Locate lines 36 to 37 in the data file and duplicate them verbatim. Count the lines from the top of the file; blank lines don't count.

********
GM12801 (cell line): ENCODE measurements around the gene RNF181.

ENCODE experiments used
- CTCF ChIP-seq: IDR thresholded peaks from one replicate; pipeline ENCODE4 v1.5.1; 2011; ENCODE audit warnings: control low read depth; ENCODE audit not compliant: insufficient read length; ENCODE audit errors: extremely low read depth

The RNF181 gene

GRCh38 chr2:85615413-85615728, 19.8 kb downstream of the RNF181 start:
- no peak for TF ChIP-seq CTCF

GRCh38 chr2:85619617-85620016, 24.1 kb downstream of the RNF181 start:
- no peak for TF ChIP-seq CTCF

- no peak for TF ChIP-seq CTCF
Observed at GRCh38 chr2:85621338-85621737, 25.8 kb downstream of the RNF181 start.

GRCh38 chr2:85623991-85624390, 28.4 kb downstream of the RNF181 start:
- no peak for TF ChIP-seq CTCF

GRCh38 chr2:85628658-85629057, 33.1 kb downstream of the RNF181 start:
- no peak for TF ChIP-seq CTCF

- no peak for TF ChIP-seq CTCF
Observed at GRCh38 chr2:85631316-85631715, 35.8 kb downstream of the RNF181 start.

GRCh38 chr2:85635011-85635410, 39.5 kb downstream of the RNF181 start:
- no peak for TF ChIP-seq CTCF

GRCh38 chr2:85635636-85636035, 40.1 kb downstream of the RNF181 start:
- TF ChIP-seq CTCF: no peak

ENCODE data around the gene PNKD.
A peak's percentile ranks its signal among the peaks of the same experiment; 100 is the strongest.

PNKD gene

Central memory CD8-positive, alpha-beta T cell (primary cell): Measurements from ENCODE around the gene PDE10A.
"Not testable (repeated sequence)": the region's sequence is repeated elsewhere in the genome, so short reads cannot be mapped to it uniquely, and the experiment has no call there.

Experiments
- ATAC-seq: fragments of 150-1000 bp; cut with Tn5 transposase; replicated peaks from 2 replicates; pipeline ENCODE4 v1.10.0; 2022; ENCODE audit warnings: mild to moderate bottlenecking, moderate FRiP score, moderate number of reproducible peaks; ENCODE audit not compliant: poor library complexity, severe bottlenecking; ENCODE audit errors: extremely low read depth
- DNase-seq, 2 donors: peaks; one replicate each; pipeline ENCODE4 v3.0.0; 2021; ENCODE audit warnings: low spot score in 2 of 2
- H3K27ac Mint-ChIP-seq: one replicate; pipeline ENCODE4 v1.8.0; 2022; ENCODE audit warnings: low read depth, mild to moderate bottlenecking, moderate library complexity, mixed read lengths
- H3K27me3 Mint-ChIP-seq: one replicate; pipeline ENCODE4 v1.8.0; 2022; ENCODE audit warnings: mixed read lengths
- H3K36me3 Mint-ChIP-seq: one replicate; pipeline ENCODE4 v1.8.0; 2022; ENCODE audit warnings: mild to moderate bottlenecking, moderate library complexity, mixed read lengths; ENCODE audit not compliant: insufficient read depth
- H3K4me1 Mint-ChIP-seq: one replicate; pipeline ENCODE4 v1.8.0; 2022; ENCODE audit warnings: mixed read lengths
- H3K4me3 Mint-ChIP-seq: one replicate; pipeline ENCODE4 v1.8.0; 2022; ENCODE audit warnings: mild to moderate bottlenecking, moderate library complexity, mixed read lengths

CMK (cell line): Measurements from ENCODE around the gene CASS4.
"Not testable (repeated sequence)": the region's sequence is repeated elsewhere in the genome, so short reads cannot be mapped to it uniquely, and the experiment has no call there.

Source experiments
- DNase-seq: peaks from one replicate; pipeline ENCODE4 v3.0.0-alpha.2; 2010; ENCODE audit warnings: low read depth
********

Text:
Source experiments
- DNase-seq: peaks from one replicate; pipeline ENCODE4 v3.0.0-alpha.2; 2010; ENCODE audit warnings: low read depth